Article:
poor support for the real
-
time delivery of mode
l
ing information.

Further, it supports
the notion of a single model per user which is formed through consensus between
producers, as opposed to the more lightw
eight situated user modeling su
g
gested by
active modeling researchers.

We instead provide a method which completely deco
u-
p
les producers from one another, and offload the work in forming user modellers to
the consumers of opinions.

The work done by Nejdl et

al. in
[18]

and Dolog and Nejdl in
[7]

and
[6]

marries
the idea of the semantic web with learner modelling.

In these works the authors d
e-
scribe a network of learning materials set up in a peer
-
to
-
peer fashion.

Resources are
described in RDF using both gene
ral pedagogical metadata (in partic
u
lar the IEEE
Learning Object Metadata specification) and learner specific metadata (such as the
IMS LIPS or PAPI).

The network is searchable by end
-
users through the use of pe
r-
sonal learning assistants who can query peer
s in the network for learning resource
metadata, then filter the results based on a user model.

While this architecture distri
b-
utes the responsibility for user mo
d
eling, it also limits communication to the qu
e-
ry/response model.

Thus, pe
r
sonal learning agen
ts must continually query data
sources to discover new inform
a
tion about the student they are modelling.

In addition,
by arranging data sources in a peer network the sy
s
tem loses its ability to effectively
centrally control these sources.

For instance, an
institution would need to control all
of the peers in the network to provide for data integrity or pr
i
vacy over the data being
shared.

5. Conclusions and Future Work

As cited by Picard et al., the ITS working group of 1995 described tutoring systems
as:



…hand
-
crafted, monolithic, standalone applications.

They are time
-
consuming
and costly to design, implement, and deploy.

Each development teams must red
e-
velop all of the component functionalities needed.

Because these components are
so hard and costly to b
uild, few tutors of realistic depth and breadth ever get built,
and even fewer ever get tested on real students.”
[21]


Despite research invested into providing agent based architectures for tutoring sy
s-
tems, tutors remain largely centralized in deploy
ment.

These tutors are generally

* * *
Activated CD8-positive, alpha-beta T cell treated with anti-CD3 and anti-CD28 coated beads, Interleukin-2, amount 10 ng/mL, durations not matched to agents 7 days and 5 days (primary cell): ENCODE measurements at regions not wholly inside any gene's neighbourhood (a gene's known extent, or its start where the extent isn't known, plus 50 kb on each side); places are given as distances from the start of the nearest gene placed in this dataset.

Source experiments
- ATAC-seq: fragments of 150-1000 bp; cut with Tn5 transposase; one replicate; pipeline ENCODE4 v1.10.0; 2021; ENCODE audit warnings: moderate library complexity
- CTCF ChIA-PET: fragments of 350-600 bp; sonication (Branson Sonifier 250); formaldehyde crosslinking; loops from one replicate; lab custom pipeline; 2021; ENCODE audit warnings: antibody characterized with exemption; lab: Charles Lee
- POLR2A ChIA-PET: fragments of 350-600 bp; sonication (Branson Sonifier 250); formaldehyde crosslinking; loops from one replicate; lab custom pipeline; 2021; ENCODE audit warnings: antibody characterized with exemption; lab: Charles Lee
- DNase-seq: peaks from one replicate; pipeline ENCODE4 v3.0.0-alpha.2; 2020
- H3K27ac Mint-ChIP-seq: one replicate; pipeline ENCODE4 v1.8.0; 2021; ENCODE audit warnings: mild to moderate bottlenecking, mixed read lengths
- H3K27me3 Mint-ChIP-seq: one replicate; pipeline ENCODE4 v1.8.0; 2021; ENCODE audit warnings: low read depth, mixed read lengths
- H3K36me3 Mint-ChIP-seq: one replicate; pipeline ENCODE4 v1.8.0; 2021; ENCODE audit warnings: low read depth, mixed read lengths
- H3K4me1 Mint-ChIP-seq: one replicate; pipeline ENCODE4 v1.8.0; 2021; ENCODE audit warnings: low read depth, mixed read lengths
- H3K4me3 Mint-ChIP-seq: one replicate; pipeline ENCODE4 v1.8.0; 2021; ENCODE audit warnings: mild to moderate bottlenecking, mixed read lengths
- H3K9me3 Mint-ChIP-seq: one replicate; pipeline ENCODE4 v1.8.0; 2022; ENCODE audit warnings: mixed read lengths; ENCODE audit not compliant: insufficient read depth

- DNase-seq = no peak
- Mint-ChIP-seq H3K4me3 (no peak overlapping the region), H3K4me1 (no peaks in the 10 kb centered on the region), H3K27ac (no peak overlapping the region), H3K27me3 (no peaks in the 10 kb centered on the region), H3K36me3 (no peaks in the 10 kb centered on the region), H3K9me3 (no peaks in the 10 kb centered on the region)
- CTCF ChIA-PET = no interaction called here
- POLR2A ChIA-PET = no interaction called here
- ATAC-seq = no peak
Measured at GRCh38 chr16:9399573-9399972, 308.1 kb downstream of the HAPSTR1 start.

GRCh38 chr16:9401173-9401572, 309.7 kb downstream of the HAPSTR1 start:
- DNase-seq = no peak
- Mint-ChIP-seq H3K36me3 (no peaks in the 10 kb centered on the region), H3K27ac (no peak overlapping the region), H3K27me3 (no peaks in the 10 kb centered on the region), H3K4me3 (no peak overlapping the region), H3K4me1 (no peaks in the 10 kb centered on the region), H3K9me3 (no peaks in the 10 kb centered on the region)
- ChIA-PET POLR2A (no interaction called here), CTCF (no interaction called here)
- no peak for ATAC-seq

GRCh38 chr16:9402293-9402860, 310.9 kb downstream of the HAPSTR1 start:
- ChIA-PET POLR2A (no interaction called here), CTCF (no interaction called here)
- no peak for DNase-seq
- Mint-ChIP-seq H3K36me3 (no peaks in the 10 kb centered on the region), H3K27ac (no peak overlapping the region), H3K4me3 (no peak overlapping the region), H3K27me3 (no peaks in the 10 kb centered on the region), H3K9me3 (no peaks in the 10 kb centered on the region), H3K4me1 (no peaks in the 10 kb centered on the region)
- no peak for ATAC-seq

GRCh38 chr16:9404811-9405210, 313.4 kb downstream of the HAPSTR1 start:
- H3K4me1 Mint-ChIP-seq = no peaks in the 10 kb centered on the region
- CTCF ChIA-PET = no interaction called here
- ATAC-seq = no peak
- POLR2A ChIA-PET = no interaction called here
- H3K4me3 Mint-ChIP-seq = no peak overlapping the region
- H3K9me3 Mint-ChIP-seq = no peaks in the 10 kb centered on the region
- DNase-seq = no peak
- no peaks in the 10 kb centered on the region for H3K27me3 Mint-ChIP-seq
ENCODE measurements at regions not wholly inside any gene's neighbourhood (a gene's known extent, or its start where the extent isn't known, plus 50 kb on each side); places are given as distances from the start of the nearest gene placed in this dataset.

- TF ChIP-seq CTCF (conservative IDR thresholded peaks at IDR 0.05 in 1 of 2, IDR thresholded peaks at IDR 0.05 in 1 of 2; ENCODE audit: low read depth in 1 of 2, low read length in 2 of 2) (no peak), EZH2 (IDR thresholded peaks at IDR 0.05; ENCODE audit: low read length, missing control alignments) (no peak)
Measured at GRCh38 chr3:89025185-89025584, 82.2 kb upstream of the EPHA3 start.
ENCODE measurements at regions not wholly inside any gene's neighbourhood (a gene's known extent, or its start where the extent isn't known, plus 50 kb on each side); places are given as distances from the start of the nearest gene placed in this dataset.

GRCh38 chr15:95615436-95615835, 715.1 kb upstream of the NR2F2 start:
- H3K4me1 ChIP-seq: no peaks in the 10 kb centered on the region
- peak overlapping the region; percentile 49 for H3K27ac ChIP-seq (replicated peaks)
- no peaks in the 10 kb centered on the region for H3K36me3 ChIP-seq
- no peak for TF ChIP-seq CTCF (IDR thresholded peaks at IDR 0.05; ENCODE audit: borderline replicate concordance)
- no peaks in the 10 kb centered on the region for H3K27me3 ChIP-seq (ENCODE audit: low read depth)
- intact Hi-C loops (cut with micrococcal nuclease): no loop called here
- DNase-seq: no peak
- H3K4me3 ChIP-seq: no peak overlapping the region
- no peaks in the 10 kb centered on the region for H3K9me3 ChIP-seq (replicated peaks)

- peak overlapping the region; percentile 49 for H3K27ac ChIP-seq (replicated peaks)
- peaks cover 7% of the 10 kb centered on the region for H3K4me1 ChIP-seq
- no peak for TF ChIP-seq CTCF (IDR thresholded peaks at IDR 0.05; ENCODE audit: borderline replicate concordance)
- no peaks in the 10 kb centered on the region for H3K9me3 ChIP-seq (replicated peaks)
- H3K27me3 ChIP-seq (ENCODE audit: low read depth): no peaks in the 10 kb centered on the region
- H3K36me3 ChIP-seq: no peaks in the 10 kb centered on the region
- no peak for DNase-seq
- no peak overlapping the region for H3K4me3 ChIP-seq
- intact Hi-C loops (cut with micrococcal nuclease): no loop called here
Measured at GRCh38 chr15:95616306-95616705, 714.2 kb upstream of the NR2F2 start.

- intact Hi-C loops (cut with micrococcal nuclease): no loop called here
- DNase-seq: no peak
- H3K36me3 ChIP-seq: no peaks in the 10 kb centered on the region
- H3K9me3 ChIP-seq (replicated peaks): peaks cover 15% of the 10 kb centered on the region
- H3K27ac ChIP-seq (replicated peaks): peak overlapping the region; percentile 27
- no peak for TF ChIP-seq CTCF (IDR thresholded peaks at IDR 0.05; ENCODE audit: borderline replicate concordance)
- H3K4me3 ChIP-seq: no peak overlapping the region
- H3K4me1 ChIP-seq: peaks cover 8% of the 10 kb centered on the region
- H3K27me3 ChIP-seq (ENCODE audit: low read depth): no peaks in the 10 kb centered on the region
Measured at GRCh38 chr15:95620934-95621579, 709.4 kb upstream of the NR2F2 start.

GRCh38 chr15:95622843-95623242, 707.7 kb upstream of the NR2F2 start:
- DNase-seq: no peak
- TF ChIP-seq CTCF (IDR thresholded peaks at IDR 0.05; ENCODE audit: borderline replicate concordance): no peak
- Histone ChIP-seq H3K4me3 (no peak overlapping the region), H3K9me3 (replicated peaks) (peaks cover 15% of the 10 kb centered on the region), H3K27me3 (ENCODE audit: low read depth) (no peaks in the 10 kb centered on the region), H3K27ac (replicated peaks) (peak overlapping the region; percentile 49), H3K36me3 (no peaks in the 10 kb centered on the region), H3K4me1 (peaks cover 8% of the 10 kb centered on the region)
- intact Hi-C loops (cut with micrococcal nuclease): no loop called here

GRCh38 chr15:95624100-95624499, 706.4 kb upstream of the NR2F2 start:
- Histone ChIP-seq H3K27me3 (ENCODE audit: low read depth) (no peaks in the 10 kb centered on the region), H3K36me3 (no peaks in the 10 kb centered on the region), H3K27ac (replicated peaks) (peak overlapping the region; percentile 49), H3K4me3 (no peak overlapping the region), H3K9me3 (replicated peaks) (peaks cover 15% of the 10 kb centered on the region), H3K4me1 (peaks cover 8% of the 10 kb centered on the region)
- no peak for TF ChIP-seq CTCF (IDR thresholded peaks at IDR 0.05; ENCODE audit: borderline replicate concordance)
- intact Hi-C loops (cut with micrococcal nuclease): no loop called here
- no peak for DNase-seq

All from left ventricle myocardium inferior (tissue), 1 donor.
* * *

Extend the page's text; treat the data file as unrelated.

domain specific, and are unable to easily interface with the various legacy applic
a-
10

Christopher Brooks1,

Mike Winter1, Jim Greer2, and Gordon McCalla2


tions that students may be using to augment their learning.

When such interfacing is
available, it comes with a high cost to designers, as i
ntegration requires both a shared
ontology to describe what the student has done, as well as considerable low level
software integration work. MUMS provides an alternative architecture where produ
c-
ers can be readily associated with legacy applications and
where modellers and re
a-
soners can readily produce useful learner mode
l
ling information.

This paper has presented both a framework and a prototype to support the just
-
in
-
time production and delivery of user modelling information.

It provides a general
archi
tecture for e
-
learning applications to share user data, as well as details on a sp
e-
cific implement
a
tion for this architecture, which builds on technologies being used
within the web services and semantic web communities.

It provides an approach to
student
modelling that is pla
t
form, language, and ontology independent.

Further, this
approach allows for both the just
-
in
-
time delivery of modelling information, as well
as the archival and retrieval of past modelling opinions.

Our immediate future work involves
further integration of domain specific applic
a-
tions within this framework.

We will use this new domain specific information to
provide for more accurate resource suggestions to the learner, including both the
acquisition of lear
n
ing objects from learning o
bject repositories as well as expertise
location through peer matchmaking.

Tangential to this, we are interested in pursuing
the use of user defined filters through personal learning agents.

These agents can act
as a “front
-
end” for the learner to have inp
ut over the control and dissemination rights
of their learner information.

Finally, we are examining the issue of design time i
n-
te
r
operability through ontology sharing using the Web Ontology Language (OWL).


Acknowledgements.

We would like to thank the rev
iewers for their valuable reco
m-
me
n
dations.
This work has been conducted with support from a grant funded by the
Natural Science and Engineering Research Council of Canada (NSERC) for the
Learning Object Repositories Network (LO
R
NET).

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12

Christopher Brooks1,

Mike Winter1,
Jim Greer2, and Gordon McCalla2